By Jef With One F
By Bob Ruggiero
By Corey Deiterman
By Marco Torres
By Angelica Leicht
By Angelica Leicht
By Charne Graham
MySpace fatigue may be on the rise, as are alternative social-networking sites like Virb and Facebook, but several local musicians told the Press last week they can't imagine doing without it. "When I'm dealing with big record-label execs, they ask me what my 'numbers' are on MySpace plays, friends, visits, etc.," says rapper Karina Nistal, who uses her MySpace page as her main Web site, not www.karinanistal.com. "It has its significance."
The sheer amount of music available on MySpace can be humbling, reckons Carrie Ann Buchanan, front woman of Carrie Ann and the Apocalyptics. "It really shows just how many musicians are out there trying to get their music to the masses and what a little splash you are making in your own feeble attempts," she says.
Even so, most agree that MySpace's appeal isn't what it used to be. "It has so many glitches now, and people in general just don't sign on as much, or just don't care about bulletins or invites," offers Program singer/guitarist Pedro Tijerina. Like several others, Tijerina says he doesn't use MySpace as often as he used to, but "I still get on every day."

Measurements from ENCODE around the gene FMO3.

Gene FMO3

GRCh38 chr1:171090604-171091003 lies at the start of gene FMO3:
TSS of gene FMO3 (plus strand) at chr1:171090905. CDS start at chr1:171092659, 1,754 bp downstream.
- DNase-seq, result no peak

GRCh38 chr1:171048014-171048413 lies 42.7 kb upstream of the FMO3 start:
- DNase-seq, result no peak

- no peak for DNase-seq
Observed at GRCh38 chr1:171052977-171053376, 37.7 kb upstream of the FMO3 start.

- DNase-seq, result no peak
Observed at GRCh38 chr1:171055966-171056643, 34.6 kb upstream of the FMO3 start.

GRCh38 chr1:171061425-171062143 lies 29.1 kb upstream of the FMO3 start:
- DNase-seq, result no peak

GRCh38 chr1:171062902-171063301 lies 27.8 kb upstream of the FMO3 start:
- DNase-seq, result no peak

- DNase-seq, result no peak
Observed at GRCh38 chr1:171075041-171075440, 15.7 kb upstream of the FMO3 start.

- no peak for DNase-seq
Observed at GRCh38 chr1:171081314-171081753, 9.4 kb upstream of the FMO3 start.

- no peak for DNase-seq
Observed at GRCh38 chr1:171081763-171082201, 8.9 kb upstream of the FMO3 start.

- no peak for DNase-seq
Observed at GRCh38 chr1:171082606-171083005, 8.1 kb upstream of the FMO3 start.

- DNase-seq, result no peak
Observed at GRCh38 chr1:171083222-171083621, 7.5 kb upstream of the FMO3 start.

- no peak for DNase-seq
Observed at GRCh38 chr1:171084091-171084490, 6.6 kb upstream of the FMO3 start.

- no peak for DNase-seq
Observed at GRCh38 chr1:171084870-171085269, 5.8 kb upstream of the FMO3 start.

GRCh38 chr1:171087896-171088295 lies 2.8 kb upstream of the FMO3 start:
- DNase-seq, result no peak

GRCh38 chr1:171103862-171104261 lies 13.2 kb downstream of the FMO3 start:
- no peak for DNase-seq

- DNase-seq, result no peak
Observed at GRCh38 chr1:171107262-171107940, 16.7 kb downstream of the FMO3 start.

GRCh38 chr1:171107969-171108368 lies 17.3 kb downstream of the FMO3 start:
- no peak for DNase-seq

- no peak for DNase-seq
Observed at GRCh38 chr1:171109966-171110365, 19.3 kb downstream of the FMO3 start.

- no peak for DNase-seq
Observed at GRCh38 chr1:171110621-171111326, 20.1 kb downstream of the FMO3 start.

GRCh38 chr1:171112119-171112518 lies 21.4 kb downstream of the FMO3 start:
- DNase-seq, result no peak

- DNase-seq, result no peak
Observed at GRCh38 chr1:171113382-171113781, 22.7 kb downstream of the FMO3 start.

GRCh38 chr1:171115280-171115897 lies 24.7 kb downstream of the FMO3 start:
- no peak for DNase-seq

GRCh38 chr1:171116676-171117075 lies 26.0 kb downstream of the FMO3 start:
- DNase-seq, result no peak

As MySpace has become overrun with big record labels pumping money into hyping their bands, smaller artists don't get quite the same push. "Independent acts, especially roots music, don't get much exposure," says Miss Leslie & Her Juke-Jointers singer Leslie Lindley. "MySpace is less of a community and more of a commercially sponsored Internet billboard."
Others mentioned the sheer amount of traffic as one of MySpace's major turnoffs, along with inevitable bugaboos like spam, its awkward layout and long load times. Still others have run into people who just can't be bothered with something as pedestrian as a MySpace page.
"When you tell a DJ or reporter that you can check us out on MySpace, there is the occasional eye-rolling," says Buchanan.
But as a tool for networking with fans and other bands, discovering new music and places to play, setting up shows out of town, and anything else that falls under the umbrella of promotion, MySpace remains unsurpassed. Especially considering the price.
"A lot of musicians are on a pretty tight promotional budget, so MySpace works well," notes Buchanan. "It's free, for goodness' sake does that make it a less viable Web site?"